Startup Community’s Questions for the FTC’s Khan Before the House Judiciary Committee

By at 13 July, 2023, 8:59 am



Washington, D.C. – Today, the U.S. House Judiciary Committee will conduct an oversight hearing of the Federal Trade Commission (FTC) under the leadership of Chairperson Lina Khan, who is expected to appear before the committee. Over the course of her tenure, the Small Business & Entrepreneurship Council (SBE Council) has expressed serious concerns about Chair Khan’s agenda and actions, specifically how they impact the startup and small business ecosystem, the broader U.S. economy and our innovative leadership.  SBE Council president & CEO Karen Kerrigan said the oversight hearing is timely and important, as the agency under Chair Khan’s leadership has run amok and poses serious threats to U.S. competitiveness and our renowned startup ecosystem, which is the envy of the world.

“Chair Khan’s activism and ideology are a significant threat to the U.S. startup ecosystem. The FTC under her leadership is erecting costly barriers that undermine competitive markets and healthy U.S. innovation and investment. Rather than consulting and engaging with U.S. startups and entrepreneurs, her team is consulting with U.S. competitors abroad for designing regulatory systems that actually impose more costs on American startups and small businesses. This is wholly inappropriate and misguided,” said Kerrigan.

Kerrigan adds that she looks forward to the hearing, and hopes that committee members will get answers from the following questions that she and SBE Council chief economist Raymond Keating posed for Chair Khan:

● How often have you engaged and met with the startup and small business community during your FTC tenure? Is it the practice, under your leadership, to understand how proposed FTC actions and your agenda would impact or potentially disrupt the startup and small business community? Give us some examples of these meetings or engagements and what your key takeaways were from these discussions.

● In the FTC’s revamp of the newly proposed filing rules for mergers, which experts say will add a minimum of 2-3 months to the deal-review timetable, and your own agency expects will add 100 hours in time for firms to prepare their filings, did you consider the high costs of these new requirements on small businesses and startups and how the complexity and costs will negatively impact competition and the U.S. economy, and the ability of startups to acquire the capital and resources they need to grow and bring their innovations to the marketplace?

● On the above-mentioned new merger rules, why did the FTC consult with the EU, UK, Canada and other jurisdictions? What is the purpose of consulting with U.S. competitors and their regulators? Do you understand that entrepreneurs and startups in these countries look to U.S. leadership to improve and streamline government rules and processes to strengthen the startup and M&A ecosystems, not mimic what these other countries are doing that prevent a healthy startup and business growth environment?

● How do you explain your losing legal record to date? Why does the FTC keep pursuing cases blocking specific mergers, which are clear losing cases from the get-go? Has your agency calculated the cost to taxpayers of fighting these losing legal battles. How much has each losing case cost taxpayers?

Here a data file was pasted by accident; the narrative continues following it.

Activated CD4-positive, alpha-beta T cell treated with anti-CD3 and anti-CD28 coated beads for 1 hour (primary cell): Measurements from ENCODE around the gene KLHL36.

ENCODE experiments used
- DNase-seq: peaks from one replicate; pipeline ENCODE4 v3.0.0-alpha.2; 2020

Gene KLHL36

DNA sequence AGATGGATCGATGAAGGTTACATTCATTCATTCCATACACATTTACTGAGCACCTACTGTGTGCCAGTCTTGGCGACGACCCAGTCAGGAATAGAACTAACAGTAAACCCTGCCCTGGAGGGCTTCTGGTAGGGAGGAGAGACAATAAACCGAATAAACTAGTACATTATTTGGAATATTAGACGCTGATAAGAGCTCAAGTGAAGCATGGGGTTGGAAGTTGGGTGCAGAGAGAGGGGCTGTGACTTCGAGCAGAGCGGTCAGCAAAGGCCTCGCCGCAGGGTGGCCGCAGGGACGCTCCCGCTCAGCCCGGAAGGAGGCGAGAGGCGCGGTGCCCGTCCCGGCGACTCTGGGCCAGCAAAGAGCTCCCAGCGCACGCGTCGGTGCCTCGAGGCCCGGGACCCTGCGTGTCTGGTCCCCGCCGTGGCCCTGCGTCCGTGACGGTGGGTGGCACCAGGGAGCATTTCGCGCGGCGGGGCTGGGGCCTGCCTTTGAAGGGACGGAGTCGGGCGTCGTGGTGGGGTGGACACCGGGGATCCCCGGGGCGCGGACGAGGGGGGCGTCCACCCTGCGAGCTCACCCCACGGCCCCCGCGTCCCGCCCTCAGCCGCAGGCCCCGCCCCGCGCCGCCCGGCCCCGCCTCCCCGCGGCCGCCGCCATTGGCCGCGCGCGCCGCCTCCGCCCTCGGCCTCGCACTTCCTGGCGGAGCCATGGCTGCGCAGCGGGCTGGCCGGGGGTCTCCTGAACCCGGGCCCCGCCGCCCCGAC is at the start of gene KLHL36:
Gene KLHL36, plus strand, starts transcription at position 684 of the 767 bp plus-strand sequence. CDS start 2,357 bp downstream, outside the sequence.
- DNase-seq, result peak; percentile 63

● FTC actions under your leadership presume that you know how dynamic, fast-changing technology and other markets are going to develop. Such things are largely unknown to entrepreneurs, businesses, investors and even industry analysts or experts in such sectors (hence the high levels of uncertainty and risk faced by startup entrepreneurs and their investors). Why do you believe you have this special insight and ability to predict future markets, and foretell “consumer harm” and market power when no others can predict such things?

● As an advocate for moving antitrust regulation beyond the basic standard of consumer harm, are you simply arguing that antitrust actions be guided by nothing more than opposition to all businesses when they reach what you deem to be an inappropriate level of “bigness”?

● Do you understand that the only way that a business in the private marketplace can achieve higher levels of market share is by providing products that consumers find of value? Can you clarify the guiding principles of the FTC under your leadership when it comes to determining if a market is competitive and whether consumers are harmed or well-served?

Related SBE Council content:

FTC Chair Lina Khan: Startup Spoiler, Small Business Insider, December 2022.

Collateral Damage in Khan’s FTC War on Big Business: Entrepreneurship, Innovation, and Consumers, Small Business Insider blog post, December 16, 2022.

The Future of U.S. Startups on Trial: FTC vs Meta Acquisition of Within, December 2022.

FTC’s Antitrust Crusade Against Microsoft Acquisition of Activision-Blizzard is No Game, Small Business Insider, January 11, 2023.

Innovation and Startup Ecosystem at Risk: Revamping the U.S. Regulatory Framework, Summary of SBE Council M&A Revamp Event.

Coalition Comments Opposing FTC’s Total Ban of Noncompete Agreements, March 2023.

FTC Comments Filed: “Business Practices of Cloud Computing” and Small Business June 2023.


Karen Kerrigan,

Raymond Keating,

SBE Council is a nonpartisan advocacy, research and education organization dedicated to protecting small business and promoting entrepreneurship. For nearly 30 years, SBE Council has worked on and advanced a range of private sector and public policy initiatives to strengthen the ecosystem for strong startup activity and small business growth.

Visit for additional information. Twitter: @SBECouncil




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